The earlier report didn't even point directly at Leno. Instead, it came via various talent agents who said that they were quietly contacted by NBC in terms of hoping to find a new "Late Night" host who will eventually take over Fallon’s 12:35 a.m. slot.
Two and two seemed to equal four, though. In other words, while it didn't focus on Leno, it was pretty easy to figure things out.
In the new report, it's more concrete. Sources said that NBC is planning to announce in May that this will be Jay Leno’s last season hosting the "Tonight Show."
Leno's contract expires in 2014. He seems willing to negotiate, though. His current deal, worth $15 million a year, was cut 50 percent in 2012 when Leno volunteered for the slashing.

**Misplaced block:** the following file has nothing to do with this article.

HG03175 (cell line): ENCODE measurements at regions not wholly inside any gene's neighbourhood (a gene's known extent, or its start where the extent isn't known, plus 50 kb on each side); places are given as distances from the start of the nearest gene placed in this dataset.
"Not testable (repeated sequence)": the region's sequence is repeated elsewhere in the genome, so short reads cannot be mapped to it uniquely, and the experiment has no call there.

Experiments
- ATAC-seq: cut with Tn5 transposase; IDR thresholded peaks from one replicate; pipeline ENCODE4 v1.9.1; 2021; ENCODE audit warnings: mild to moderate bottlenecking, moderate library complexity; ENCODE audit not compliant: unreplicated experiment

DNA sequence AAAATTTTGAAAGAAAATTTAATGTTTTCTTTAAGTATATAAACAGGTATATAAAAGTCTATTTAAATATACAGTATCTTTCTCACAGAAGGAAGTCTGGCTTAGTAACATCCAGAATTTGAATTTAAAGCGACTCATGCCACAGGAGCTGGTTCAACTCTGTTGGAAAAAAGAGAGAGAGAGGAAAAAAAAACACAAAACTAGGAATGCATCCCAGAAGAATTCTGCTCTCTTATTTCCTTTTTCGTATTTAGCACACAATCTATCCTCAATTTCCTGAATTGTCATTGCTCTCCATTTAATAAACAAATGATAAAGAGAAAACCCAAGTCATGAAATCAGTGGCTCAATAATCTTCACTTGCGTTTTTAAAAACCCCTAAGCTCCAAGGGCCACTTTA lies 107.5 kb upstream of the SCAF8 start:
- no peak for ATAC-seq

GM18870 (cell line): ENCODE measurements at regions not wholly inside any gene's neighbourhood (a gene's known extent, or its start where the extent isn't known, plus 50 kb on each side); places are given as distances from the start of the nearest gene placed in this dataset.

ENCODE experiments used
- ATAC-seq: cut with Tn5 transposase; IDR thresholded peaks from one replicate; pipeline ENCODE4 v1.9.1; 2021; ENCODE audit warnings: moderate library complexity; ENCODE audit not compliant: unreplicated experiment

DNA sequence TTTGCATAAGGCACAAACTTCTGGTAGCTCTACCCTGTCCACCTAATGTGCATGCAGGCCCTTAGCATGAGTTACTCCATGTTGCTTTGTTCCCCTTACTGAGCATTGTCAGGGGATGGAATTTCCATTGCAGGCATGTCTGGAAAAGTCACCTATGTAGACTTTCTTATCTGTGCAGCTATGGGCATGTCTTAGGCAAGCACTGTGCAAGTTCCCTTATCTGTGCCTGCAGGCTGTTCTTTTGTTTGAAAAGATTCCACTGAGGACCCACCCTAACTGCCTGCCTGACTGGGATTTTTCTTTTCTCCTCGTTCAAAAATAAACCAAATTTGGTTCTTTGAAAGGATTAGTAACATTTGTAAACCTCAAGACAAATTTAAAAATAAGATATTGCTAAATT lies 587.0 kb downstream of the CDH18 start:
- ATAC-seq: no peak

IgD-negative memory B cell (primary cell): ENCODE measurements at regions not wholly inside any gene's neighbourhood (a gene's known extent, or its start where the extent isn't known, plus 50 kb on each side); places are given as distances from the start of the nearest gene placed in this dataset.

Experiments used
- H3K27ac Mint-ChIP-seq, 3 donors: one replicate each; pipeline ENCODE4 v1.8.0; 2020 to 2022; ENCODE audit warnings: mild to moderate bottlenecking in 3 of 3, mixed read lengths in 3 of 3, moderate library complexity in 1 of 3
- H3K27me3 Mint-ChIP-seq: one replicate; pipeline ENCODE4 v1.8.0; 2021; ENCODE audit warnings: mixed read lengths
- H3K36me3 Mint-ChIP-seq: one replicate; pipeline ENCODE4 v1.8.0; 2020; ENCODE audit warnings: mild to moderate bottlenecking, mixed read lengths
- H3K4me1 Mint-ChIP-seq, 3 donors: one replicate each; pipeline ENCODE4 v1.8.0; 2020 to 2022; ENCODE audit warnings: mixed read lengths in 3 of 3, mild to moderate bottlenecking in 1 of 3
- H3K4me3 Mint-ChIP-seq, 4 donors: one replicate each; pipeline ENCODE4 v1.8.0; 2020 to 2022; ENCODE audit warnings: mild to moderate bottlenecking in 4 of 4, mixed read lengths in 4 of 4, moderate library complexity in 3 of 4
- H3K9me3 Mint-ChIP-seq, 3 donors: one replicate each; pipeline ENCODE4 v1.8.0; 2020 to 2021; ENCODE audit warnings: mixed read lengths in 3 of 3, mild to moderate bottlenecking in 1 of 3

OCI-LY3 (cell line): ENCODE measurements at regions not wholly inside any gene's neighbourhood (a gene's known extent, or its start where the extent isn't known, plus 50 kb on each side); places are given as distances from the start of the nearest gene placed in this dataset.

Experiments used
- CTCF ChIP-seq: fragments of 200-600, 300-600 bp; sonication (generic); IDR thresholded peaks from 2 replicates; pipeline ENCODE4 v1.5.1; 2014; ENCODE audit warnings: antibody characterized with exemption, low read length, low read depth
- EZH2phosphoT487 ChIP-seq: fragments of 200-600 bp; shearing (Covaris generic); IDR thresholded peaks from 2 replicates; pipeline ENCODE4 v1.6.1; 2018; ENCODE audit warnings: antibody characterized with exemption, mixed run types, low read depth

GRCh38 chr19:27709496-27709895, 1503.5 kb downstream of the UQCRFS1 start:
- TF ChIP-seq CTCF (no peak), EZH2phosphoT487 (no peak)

It seems, though, that this move may be less about money and more about demographics. Fallon is 24 years younger than Leno. ABC moved Jimmy Kimmel, 45, to 11:35 p.m. last month, switching places with “Nightline,” in another moved designed to attract the coveted 18-49 demographic.
If it sounds familiar, it is. In 2009, NBC made two moves: it replaced Jay Leno with "Late Night" host Conan O'Brien, while at the same time giving Leno his own nightly show which aired at 10 p.m.
In a way, it appeared to be the best of both worlds. Conan O'Brien received a promotion after 16 years of backing up Leno. Meanwhile, Leno stayed on NBC.
However, it instead turned out to be the worst of both worlds. Both moves failed. Three years ago, NBC gave "The Tonight Show" back to Leno, while dismissing O'Brien in the process. O'Brien now hosts a late-night show, "Conan," on TBS.
The similarity, giving the current "Late Night" host, Jimmy Fallon, Leno's gig, is uncanny. Could a similar failure happen, if that move was made?